helping patients who need organ transplants
This revolutionary organ bank initiative is funded for a second year by the Frankel Innovation Initiative, a $20 million fund made possible by a generous donation from the Maxine and Stuart Frankel Foundation that supports the research and development of life-saving therapies at Michigan Medicine. This project was renewed based on the successful completion of the Year 1 milestones and the Year 2 milestones proposed.
Typical organ transplant procedures, especially for heart, lungs, and composite tissue grafts, must be completed within six hours, making these life-saving procedures limited by geography and time. Preservation techniques of the organs may extend this timeframe. However, there are few reports of successful temperature-controlled, device-based organ perfusion outside of the body for 24 hours or more.
In an effort to extend the timeframe for organ transplant procedures, the University of Michigan’s Extracorporeal Life Support (ECLS) Laboratory, directed by Robert H. Bartlett, M.D., and led by Alvaro Rojas-Pena, M.D., has developed prolonged normothermic ex vivo heart perfusion (NEVP). NEVP is a system that prolongs heart function through a system that pumps oxygenated blood (perfusion). The blood passes through filters that provide nutrients and remove cellular waste. In NEVP, perfusion is done while the organ is outside the body, using normal body temperature conditions.
“Our goal is to routinely preserve hearts via ex vivo perfusion for at least three days,” explains Dr. Bartlett. “Three days, significantly longer than the current six-hour window without preservation techniques, will provide ample time to procure and perfuse hearts in a central facility, evaluate recovery after cold storage, rehabilitate hearts until normal function is demonstrated, match hearts to recipients, and transport hearts to recipient hospitals, making transplantation elective.”
This research also has the promise of developing the first-ever human organ banks, which would be safer and more cost-effective than the current transplant practices.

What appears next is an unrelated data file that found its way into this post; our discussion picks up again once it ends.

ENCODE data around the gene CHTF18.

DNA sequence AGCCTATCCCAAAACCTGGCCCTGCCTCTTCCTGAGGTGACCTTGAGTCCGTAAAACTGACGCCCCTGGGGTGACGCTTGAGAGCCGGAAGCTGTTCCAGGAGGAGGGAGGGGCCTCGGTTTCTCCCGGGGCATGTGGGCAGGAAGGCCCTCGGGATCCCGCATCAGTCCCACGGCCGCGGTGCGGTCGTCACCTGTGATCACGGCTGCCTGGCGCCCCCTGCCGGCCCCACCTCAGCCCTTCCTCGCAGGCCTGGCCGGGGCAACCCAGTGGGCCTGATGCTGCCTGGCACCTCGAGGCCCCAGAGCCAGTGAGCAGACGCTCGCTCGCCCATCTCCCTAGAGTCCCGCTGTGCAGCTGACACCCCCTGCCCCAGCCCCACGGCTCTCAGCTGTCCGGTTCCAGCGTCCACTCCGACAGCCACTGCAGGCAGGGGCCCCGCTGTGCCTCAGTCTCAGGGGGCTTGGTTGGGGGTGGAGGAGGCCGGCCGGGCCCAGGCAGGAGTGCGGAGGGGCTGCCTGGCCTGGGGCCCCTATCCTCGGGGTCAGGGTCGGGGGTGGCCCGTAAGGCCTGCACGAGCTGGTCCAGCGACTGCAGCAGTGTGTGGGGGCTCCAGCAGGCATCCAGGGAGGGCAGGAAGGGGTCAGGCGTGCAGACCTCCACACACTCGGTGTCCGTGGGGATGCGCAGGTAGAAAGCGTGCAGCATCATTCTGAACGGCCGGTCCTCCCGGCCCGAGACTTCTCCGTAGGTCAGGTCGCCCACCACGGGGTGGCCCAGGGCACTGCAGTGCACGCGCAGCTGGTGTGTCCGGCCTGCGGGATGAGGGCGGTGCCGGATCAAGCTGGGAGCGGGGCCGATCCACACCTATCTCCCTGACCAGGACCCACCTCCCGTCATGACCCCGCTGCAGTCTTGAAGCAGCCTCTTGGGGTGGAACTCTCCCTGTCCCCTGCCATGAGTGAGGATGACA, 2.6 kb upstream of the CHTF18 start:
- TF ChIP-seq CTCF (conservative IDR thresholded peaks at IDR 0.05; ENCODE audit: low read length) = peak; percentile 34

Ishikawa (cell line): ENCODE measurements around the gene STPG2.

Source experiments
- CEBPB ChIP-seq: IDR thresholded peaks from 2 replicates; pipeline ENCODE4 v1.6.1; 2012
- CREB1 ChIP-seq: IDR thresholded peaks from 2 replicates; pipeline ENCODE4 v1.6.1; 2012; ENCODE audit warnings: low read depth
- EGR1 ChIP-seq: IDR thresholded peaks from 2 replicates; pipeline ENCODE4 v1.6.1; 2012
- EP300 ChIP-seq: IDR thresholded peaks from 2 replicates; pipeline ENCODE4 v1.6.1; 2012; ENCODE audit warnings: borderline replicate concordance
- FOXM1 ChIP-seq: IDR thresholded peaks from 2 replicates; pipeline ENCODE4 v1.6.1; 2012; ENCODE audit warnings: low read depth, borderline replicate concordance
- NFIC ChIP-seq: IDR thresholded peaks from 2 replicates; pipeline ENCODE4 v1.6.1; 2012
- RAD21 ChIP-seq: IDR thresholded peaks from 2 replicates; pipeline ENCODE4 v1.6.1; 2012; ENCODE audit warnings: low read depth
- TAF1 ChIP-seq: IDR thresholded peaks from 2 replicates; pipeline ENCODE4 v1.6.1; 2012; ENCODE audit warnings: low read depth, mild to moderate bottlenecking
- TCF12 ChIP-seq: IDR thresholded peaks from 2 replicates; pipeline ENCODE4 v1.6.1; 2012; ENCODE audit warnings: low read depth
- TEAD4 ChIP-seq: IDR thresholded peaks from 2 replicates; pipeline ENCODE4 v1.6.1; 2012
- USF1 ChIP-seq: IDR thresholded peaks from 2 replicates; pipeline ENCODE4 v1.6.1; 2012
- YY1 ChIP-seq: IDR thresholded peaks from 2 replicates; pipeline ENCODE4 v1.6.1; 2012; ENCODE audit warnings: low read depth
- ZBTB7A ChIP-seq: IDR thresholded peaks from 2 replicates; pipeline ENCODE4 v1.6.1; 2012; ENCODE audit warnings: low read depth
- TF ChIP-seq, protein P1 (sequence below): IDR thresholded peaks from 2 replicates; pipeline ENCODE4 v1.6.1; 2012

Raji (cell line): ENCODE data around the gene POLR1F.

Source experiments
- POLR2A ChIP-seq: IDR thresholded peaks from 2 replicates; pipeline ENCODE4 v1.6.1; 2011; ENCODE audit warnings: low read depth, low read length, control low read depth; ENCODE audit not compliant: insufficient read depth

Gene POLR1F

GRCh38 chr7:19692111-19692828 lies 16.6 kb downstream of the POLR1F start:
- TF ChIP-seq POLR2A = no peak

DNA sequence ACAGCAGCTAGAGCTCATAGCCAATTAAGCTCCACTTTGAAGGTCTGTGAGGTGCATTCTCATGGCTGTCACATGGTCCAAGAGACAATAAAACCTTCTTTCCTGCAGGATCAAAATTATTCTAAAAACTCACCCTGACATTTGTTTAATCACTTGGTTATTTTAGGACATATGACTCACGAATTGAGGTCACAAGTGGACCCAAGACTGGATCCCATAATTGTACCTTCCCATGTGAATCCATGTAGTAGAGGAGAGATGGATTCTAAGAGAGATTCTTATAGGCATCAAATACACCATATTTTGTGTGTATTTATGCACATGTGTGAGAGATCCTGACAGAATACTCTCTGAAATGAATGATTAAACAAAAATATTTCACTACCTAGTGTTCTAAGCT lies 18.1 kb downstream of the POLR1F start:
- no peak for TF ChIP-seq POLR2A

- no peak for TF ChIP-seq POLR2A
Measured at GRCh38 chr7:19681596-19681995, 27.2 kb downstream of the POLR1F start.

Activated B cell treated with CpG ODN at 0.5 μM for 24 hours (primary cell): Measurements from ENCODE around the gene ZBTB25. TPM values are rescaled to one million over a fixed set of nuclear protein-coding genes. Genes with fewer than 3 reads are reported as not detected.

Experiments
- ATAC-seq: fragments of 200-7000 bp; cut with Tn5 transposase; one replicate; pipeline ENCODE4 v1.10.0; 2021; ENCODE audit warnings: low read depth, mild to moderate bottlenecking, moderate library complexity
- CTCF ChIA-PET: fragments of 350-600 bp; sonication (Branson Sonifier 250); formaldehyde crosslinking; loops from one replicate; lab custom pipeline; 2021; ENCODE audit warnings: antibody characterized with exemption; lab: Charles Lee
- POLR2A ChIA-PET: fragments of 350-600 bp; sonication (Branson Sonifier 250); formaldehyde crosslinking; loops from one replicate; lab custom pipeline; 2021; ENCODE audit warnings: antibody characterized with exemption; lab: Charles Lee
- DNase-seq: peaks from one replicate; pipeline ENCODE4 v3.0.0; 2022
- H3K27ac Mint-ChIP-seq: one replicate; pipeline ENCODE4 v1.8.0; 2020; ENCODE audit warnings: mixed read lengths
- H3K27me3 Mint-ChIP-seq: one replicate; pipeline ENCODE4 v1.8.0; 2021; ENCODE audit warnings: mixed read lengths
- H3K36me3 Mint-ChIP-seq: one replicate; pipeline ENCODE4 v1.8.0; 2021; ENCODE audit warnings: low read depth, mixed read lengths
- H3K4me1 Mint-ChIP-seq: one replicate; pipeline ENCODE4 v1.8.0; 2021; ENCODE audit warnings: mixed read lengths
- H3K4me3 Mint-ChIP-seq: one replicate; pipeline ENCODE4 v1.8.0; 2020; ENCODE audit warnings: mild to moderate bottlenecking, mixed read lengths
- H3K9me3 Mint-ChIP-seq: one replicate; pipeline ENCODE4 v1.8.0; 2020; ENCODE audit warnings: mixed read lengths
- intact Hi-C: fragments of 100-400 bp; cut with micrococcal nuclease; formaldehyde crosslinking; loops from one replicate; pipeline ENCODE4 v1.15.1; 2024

“NEVP is focused on the heart because the model is well established, heart function can be measured continuously, and heart failure is obvious and objective,” says Rojas-Pena. “Lessons from the research with hearts will apply to other organs, specifically liver and kidneys, and can ultimately lead to the development of organ banks.”
Current organ procurement practices require immediate action by surgeons, donors, and recipients. This procedure is a time-sensitive and delicate process that often requires cold preservative solutions, which only preserve the organ for a short time.
Normothermic perfusion is essentially extracorporeal membrane oxygenation (ECMO) applied to a single organ. ECMO was developed in the ECLS lab and clinic and is now routine clinical practice in cardiopulmonary failure. During the first of funding for the NEVP system, the ECLS Lab has demonstrated that continuous plasma exchange allowed successful heart perfusion for three days (72 hours), indicating that critical factors are being added or removed to prevent organ failure.
Few research groups focus on developing successful prolonged normothermic organ perfusion systems, and the opportunity to develop organ banks based on this research would be groundbreaking. Lack of donor hearts is an unmet need that could be addressed by prolonged heart perfusion, especially for pediatric patients. Hearts that are currently not procured (e.g., Donors after Circulatory Dead and borderline function hearts) could be salvaged, rehabilitated, and added to the donor pool. Lessons from the research with hearts will apply to other organs and can ultimately lead to the development of organ banks.
- Intellectual Property – The unique IP for this project is the perfusion device and the business model of organ banks.
- Commercialization Strategy – A user-friendly, fully integrated engineering prototype will be designed for use in ongoing studies and to form a vision for commercial device development.
- Regulatory Pathway – FDA will approve the initial IDEs, which will be based on laboratory prototypes. FDA will approve applications from companies for the final devices.
- Product Launch Strategy – Use current commercial organ perfusion facilities as a model for the ultimate development of organ banks.
- Routinely successful NEVP for three days with successful transplantation.
- Totally automated perfusion and data collection system.
- Extend cardiac NEVP apparatus to other organs (kidney perfusion)